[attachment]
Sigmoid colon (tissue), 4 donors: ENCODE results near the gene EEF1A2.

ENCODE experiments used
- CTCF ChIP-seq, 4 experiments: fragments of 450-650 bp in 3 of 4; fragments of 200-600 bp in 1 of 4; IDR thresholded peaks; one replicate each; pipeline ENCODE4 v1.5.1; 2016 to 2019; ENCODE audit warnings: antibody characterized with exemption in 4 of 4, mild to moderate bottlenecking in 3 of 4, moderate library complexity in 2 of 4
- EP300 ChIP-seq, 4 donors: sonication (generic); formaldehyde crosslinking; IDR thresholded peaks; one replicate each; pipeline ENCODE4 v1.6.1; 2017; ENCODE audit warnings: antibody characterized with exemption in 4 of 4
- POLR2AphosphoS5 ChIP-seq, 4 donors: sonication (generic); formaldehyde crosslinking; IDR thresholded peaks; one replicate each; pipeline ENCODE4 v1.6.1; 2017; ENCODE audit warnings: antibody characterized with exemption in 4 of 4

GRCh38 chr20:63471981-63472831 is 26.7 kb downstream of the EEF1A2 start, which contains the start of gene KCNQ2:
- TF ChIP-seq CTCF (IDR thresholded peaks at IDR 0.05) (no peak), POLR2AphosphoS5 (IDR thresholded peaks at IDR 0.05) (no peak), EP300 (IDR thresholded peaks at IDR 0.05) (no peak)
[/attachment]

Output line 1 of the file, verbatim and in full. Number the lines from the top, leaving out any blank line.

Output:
Sigmoid colon (tissue), 4 donors: ENCODE results near the gene EEF1A2.